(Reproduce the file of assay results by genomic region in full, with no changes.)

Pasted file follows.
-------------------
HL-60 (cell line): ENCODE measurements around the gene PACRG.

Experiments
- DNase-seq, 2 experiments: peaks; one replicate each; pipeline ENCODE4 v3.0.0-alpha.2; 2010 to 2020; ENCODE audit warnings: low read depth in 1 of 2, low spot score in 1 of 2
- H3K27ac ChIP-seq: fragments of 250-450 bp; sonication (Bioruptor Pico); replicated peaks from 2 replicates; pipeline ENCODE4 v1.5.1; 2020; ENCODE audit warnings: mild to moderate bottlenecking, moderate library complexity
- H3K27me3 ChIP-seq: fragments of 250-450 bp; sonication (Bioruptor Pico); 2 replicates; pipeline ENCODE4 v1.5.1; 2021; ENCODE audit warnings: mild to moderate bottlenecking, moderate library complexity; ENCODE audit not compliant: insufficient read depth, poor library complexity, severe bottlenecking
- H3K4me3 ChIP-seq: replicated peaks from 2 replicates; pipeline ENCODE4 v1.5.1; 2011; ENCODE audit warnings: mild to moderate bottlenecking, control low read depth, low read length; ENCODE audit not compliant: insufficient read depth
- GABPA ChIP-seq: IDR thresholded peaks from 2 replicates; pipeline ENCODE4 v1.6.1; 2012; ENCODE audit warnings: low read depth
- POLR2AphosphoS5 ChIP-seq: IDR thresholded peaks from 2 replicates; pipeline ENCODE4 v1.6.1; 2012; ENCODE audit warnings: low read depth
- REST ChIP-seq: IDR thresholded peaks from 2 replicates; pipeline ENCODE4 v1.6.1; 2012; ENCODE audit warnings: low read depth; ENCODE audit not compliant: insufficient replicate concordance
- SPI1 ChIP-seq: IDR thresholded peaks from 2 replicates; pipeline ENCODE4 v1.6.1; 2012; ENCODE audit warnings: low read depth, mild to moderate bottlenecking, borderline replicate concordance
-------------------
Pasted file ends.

HL-60 (cell line): ENCODE measurements around the gene PACRG.

Experiments
- DNase-seq, 2 experiments: peaks; one replicate each; pipeline ENCODE4 v3.0.0-alpha.2; 2010 to 2020; ENCODE audit warnings: low read depth in 1 of 2, low spot score in 1 of 2
- H3K27ac ChIP-seq: fragments of 250-450 bp; sonication (Bioruptor Pico); replicated peaks from 2 replicates; pipeline ENCODE4 v1.5.1; 2020; ENCODE audit warnings: mild to moderate bottlenecking, moderate library complexity
- H3K27me3 ChIP-seq: fragments of 250-450 bp; sonication (Bioruptor Pico); 2 replicates; pipeline ENCODE4 v1.5.1; 2021; ENCODE audit warnings: mild to moderate bottlenecking, moderate library complexity; ENCODE audit not compliant: insufficient read depth, poor library complexity, severe bottlenecking
- H3K4me3 ChIP-seq: replicated peaks from 2 replicates; pipeline ENCODE4 v1.5.1; 2011; ENCODE audit warnings: mild to moderate bottlenecking, control low read depth, low read length; ENCODE audit not compliant: insufficient read depth
- GABPA ChIP-seq: IDR thresholded peaks from 2 replicates; pipeline ENCODE4 v1.6.1; 2012; ENCODE audit warnings: low read depth
- POLR2AphosphoS5 ChIP-seq: IDR thresholded peaks from 2 replicates; pipeline ENCODE4 v1.6.1; 2012; ENCODE audit warnings: low read depth
- REST ChIP-seq: IDR thresholded peaks from 2 replicates; pipeline ENCODE4 v1.6.1; 2012; ENCODE audit warnings: low read depth; ENCODE audit not compliant: insufficient replicate concordance
- SPI1 ChIP-seq: IDR thresholded peaks from 2 replicates; pipeline ENCODE4 v1.6.1; 2012; ENCODE audit warnings: low read depth, mild to moderate bottlenecking, borderline replicate concordance